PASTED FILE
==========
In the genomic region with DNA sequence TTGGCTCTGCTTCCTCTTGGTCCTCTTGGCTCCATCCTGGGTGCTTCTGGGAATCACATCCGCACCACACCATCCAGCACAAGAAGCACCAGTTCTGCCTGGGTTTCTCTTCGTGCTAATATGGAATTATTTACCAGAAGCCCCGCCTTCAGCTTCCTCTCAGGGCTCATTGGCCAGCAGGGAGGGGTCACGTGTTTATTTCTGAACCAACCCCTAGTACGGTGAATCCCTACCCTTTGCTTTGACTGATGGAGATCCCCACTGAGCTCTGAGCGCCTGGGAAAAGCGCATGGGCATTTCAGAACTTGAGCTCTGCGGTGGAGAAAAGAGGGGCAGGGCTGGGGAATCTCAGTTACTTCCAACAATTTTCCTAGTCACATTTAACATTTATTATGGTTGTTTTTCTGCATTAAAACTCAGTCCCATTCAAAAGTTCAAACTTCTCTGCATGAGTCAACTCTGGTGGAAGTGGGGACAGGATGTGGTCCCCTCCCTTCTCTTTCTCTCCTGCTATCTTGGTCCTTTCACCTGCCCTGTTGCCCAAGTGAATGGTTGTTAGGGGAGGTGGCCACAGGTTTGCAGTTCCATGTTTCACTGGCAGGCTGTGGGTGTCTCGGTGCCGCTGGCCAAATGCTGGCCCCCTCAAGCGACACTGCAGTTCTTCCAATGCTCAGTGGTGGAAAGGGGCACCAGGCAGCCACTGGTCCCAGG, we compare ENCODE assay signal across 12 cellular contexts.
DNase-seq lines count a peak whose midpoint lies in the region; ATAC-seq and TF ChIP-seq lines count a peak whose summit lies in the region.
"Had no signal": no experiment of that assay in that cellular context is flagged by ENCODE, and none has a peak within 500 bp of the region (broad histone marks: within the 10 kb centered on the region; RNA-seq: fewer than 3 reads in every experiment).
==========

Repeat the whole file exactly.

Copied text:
In the genomic region with DNA sequence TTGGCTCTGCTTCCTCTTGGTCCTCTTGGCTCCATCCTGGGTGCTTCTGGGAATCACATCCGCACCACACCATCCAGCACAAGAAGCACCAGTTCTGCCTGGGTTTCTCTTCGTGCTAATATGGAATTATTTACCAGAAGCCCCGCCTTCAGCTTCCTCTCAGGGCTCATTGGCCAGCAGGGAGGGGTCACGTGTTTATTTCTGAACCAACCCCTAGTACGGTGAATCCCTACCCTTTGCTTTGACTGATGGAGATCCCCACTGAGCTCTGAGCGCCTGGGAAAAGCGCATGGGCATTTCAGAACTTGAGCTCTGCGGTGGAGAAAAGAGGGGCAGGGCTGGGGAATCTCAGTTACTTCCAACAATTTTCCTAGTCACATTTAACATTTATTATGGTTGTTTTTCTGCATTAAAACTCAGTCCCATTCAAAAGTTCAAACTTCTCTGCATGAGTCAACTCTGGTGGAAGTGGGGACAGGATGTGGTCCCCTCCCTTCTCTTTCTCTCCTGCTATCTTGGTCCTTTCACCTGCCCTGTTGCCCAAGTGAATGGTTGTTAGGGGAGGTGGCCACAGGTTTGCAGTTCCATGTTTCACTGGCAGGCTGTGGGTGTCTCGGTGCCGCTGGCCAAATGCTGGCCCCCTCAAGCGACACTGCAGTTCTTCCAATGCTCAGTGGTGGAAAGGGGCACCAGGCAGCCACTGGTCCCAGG, we compare ENCODE assay signal across 12 cellular contexts.
DNase-seq lines count a peak whose midpoint lies in the region; ATAC-seq and TF ChIP-seq lines count a peak whose summit lies in the region.
"Had no signal": no experiment of that assay in that cellular context is flagged by ENCODE, and none has a peak within 500 bp of the region (broad histone marks: within the 10 kb centered on the region; RNA-seq: fewer than 3 reads in every experiment).